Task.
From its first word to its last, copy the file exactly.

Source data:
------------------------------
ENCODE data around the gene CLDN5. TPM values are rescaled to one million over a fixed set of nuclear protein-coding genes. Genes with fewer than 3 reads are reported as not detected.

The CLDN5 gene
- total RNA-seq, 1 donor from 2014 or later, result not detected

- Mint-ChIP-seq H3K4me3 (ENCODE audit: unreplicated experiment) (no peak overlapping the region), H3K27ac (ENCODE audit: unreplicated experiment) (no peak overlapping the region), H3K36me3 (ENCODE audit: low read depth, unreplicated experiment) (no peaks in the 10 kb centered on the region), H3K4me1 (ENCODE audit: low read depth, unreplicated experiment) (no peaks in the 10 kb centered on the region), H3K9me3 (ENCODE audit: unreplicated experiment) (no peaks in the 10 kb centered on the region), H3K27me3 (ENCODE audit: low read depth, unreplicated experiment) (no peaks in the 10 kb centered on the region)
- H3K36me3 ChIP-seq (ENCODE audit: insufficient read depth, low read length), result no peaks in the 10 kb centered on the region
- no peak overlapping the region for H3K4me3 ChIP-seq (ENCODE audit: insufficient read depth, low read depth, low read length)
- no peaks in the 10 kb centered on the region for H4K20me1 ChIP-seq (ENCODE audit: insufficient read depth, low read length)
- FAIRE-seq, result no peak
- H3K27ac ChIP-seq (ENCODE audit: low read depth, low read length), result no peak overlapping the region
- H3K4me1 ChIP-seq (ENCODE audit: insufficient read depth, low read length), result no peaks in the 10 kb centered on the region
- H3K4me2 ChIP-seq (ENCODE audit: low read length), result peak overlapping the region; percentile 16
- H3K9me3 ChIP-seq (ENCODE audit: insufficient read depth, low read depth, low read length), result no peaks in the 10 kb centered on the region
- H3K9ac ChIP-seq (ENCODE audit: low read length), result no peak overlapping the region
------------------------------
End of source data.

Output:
ENCODE data around the gene CLDN5. TPM values are rescaled to one million over a fixed set of nuclear protein-coding genes. Genes with fewer than 3 reads are reported as not detected.

The CLDN5 gene
- total RNA-seq, 1 donor from 2014 or later, result not detected

- Mint-ChIP-seq H3K4me3 (ENCODE audit: unreplicated experiment) (no peak overlapping the region), H3K27ac (ENCODE audit: unreplicated experiment) (no peak overlapping the region), H3K36me3 (ENCODE audit: low read depth, unreplicated experiment) (no peaks in the 10 kb centered on the region), H3K4me1 (ENCODE audit: low read depth, unreplicated experiment) (no peaks in the 10 kb centered on the region), H3K9me3 (ENCODE audit: unreplicated experiment) (no peaks in the 10 kb centered on the region), H3K27me3 (ENCODE audit: low read depth, unreplicated experiment) (no peaks in the 10 kb centered on the region)
- H3K36me3 ChIP-seq (ENCODE audit: insufficient read depth, low read length), result no peaks in the 10 kb centered on the region
- no peak overlapping the region for H3K4me3 ChIP-seq (ENCODE audit: insufficient read depth, low read depth, low read length)
- no peaks in the 10 kb centered on the region for H4K20me1 ChIP-seq (ENCODE audit: insufficient read depth, low read length)
- FAIRE-seq, result no peak
- H3K27ac ChIP-seq (ENCODE audit: low read depth, low read length), result no peak overlapping the region
- H3K4me1 ChIP-seq (ENCODE audit: insufficient read depth, low read length), result no peaks in the 10 kb centered on the region
- H3K4me2 ChIP-seq (ENCODE audit: low read length), result peak overlapping the region; percentile 16
- H3K9me3 ChIP-seq (ENCODE audit: insufficient read depth, low read depth, low read length), result no peaks in the 10 kb centered on the region
- H3K9ac ChIP-seq (ENCODE audit: low read length), result no peak overlapping the region